“I realized only afterwards that he was alive when we did (dumped Watson in the river),” Brown said.

Warner pleaded guilty to manslaughter and was sentenced to serve 15 years to life in exchange for his testimony against Brown.

Years later, Brown bared his soul to the prison psychiatrist. Brown now says he realized that in his stupor that night Watson looked just like someone who had tried to molest him as a teenager.

Brown says he tried to sort it out. He was depressed. He had lost his driver’s license for driving too fast too often, lost his job at a cable company because he lost his license and had lost his girlfriend.

It hit him the next morning that he had killed a man.

“I woke up and started crying. I looked under my bed and saw that I had a pair of pants that had blood on them. I thought it was a dream,” Brown said.

But there were police everywhere.

“I don’t believe it was premeditated in any way. It was a spontaneous attack,” he said.

Brown said he spent a couple of years in the Secure Housing Unit at the prison.

“I really had to come clean with my soul. I read the Bible and was searching different groups. I became settled and satisfied with what the Jehovah’s Witnesses were telling me,” Brown said.

He now believes God has forgiven him.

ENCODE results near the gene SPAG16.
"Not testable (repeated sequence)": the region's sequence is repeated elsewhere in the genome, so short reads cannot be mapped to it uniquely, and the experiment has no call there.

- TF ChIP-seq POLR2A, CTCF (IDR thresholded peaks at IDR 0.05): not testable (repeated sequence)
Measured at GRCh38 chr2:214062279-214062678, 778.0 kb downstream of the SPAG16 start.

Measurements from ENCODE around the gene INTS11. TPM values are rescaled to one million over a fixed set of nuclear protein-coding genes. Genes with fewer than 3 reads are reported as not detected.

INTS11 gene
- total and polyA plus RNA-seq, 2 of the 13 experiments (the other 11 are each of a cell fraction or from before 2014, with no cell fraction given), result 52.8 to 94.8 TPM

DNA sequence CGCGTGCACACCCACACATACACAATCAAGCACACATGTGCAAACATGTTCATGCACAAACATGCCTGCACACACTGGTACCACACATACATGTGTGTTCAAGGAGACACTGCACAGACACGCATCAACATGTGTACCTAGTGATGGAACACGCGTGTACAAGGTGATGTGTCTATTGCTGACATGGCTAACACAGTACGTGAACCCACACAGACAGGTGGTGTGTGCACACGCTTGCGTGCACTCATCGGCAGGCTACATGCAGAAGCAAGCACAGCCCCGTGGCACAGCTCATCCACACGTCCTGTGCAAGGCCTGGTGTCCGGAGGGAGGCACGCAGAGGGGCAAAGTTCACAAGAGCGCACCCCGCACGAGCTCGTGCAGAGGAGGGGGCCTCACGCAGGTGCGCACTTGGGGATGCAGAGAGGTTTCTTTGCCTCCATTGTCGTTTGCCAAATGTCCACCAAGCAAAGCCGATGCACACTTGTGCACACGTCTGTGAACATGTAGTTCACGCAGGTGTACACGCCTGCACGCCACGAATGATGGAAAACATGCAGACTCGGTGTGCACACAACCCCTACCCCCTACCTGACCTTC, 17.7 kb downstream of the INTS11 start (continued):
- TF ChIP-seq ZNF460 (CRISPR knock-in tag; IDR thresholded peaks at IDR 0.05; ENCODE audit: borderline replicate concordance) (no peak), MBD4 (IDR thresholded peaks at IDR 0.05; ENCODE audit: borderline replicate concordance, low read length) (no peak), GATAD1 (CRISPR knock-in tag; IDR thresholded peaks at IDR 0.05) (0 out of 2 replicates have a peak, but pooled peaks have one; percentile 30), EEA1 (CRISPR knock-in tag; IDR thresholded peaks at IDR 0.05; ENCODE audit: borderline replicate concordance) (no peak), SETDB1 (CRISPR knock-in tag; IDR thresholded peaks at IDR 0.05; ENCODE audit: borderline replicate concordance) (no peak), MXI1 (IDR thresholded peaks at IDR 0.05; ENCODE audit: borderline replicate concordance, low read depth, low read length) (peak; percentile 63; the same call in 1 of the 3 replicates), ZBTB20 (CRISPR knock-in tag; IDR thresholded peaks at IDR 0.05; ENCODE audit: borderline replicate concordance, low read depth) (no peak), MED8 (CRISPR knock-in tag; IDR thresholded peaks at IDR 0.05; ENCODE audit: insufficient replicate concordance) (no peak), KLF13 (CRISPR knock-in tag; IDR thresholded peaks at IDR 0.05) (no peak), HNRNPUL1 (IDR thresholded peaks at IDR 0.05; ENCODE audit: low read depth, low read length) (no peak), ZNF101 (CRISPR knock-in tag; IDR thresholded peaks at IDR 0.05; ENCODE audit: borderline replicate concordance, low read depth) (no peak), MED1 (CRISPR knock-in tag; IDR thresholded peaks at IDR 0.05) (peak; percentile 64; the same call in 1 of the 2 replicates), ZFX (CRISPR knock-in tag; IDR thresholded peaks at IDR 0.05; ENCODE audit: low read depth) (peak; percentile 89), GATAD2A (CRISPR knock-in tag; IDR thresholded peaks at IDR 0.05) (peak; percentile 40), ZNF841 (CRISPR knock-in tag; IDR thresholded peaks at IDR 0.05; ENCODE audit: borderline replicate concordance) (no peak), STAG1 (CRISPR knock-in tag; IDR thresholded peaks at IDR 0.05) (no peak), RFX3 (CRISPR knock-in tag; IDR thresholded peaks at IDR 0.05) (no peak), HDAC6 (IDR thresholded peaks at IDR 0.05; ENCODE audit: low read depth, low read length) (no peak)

Michael Wiltshire, an elder in the Jehovah’s Witnesses church, has worked with Brown since he was imprisoned. He now calls him a friend.

“I firmly believe if he was let out, he would be fine. I don’t believe he would be a threat,” Wiltshire said.

Wiltshire said Brown knows he shouldn’t have taken a life. Brown has learned a new respect for life, Wiltshire said.

“Tim has developed that. It is sad he is stuck in prison for life, but he realizes he has to be. He’s been a pretty model prisoner.”

“He has a hope someday he will be freed, though not through this judicial system,” Wiltshire said.

Brown would like to do some good with what’s left of his life. He said he talks with other inmates about his faith.

“I’m not a tough guy,” Brown said.

“Even though society considers me useless, I think my story warrants a warning to young people,” Brown said.

He is grateful for the other men behind bars who share his religion and the faithful church members who bring their message from the outside world.

“They’re my family now,” Brown said. “Nobody’s going to have mercy on a murderer.”